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Hartford Seminary

Najib Awad

Associate Professor of Christian Theology
Director, International Ph.D. Program

Background

  • Dr. Theol. Habil., Oriental Christianity, Arabic/Byzantine Theology and Early Christian Kalam, Philipps Universitaet Marburg, Germany.
  • Dr. Phil., Systematic Theology, King’s College, University of London, United Kingdom
  • M.A. Systematic Theology, King’s College, University of London, United Kingdom
  • B.A., Christian Theology, Near East School of Theology, Beirut, Lebanon

Areas of Study

  • Systematic Theology
  • Doctrine of the Trinity
  • Theology of Religions
  • Contextual Theology
  • Arabic Christianity and Christian-Muslim Relations.
  • Oriental/Arab Christianity

Biography

I am a Syrian citizen, who is religiously Christian, denominationally Reformed-Protestant, ethnically from Syriac-Aramaic roots, and culturally Arab. I was born in Syria’s main costal city, Lattakia, and I grew up in the country’s majority-Muslim, yet also multi-religious, multi-ethnic and multi-confessional, context. Over the past twenty years, I travelled widely and had the chance to fully integrate into various Western cultural contexts. I have lived in England, America and lately Germany. I proudly call myself the child of this wonderful and successful marriage between my Eastern origin and Western experience.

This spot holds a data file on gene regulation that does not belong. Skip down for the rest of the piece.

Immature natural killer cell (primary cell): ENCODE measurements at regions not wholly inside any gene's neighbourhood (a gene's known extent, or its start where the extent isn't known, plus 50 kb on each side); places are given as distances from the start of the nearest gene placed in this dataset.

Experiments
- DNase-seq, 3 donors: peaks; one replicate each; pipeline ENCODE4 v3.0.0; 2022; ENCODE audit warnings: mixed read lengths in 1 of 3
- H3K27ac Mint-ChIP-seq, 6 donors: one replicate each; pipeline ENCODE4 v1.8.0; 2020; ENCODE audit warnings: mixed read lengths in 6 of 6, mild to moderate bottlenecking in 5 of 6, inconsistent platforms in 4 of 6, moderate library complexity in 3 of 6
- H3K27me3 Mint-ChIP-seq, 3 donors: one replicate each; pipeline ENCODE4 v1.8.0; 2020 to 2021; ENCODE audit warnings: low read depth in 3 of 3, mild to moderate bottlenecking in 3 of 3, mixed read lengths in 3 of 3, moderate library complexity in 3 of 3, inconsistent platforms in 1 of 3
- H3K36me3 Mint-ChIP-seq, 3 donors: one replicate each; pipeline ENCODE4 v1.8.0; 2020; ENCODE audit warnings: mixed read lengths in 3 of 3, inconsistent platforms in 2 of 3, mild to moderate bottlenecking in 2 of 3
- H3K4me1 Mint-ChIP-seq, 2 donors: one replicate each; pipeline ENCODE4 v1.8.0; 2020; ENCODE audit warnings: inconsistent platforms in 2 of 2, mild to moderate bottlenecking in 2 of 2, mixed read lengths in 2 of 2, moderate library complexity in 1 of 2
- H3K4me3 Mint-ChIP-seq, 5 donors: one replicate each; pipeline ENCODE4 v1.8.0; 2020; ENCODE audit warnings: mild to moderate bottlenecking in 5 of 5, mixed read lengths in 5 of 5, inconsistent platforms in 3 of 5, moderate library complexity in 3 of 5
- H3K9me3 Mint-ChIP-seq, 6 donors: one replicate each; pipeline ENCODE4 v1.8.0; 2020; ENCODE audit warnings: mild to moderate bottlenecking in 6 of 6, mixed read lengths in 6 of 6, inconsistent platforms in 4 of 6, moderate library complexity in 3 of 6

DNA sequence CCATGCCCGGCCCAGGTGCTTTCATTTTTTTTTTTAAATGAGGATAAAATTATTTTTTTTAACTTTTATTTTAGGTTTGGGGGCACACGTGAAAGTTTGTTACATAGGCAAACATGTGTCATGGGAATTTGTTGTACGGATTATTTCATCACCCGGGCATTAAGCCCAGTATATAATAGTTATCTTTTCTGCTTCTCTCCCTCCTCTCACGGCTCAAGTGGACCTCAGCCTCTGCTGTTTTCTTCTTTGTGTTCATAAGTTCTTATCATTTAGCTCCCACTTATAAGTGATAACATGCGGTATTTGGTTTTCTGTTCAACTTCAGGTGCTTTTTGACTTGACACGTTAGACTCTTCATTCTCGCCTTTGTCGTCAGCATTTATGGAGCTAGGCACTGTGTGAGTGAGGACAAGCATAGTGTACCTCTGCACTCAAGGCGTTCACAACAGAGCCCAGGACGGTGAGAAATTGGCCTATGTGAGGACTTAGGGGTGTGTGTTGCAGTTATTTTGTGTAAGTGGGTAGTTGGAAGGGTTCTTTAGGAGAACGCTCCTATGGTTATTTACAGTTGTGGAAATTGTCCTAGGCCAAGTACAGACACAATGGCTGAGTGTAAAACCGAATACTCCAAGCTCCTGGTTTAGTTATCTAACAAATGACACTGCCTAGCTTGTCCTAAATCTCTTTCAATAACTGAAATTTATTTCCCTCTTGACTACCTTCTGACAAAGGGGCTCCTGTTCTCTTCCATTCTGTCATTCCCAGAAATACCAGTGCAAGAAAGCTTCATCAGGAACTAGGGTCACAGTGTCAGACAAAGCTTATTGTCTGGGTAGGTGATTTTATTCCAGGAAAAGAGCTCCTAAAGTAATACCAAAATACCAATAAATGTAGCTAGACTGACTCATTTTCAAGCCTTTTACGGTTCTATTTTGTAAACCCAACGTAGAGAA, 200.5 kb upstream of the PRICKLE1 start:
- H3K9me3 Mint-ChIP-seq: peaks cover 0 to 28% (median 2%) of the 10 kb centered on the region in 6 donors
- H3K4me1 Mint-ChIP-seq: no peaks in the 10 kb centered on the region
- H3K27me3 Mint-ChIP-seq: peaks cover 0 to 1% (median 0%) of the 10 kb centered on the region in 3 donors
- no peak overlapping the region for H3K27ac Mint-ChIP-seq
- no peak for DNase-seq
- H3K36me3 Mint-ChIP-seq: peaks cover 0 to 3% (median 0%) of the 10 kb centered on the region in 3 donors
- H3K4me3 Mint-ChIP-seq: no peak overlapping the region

This versatile cultural and personal experiences not only shaped and enriched my personality, but also enabled me to develop sort of a ‘trans-boundaries’ identity. It has been one of the main motivating and driving forces in my professional theological career. I have dedicated my life to studying and teaching Christian faith and its relations to other religions and forms of intellectual inquiry. Holding this multi-faceted identity and background has led me to view theological scholarship as a dialogue between the Christian faith in the triune God and the historical and contextual settings of the human existence. Theology is that venue where the reality of God and the intellectual and religious conditions of the human person meet to interact, to debate, to question each other, to clash fiercely sometimes but also to speak to each other in a deeper and more intimate way.

It is upon this understanding that I construct my theological pedagogy, and it is for the sake of launching such a dialogue that I invite my students to become engaged as profoundly as they can with the questions and challenging issues we discuss and understand together. I like my courses to be an invitation for me and the students alike to co-examine God and His traces in human intellect and contextualized existence. It is an invitation for talking about God-talk, for theologizing on theology, by carefully discussing and critically analyzing how theologians interpret Christian faith in interrelation with the intellectual, cultural and multi-religious contexts they belong to.

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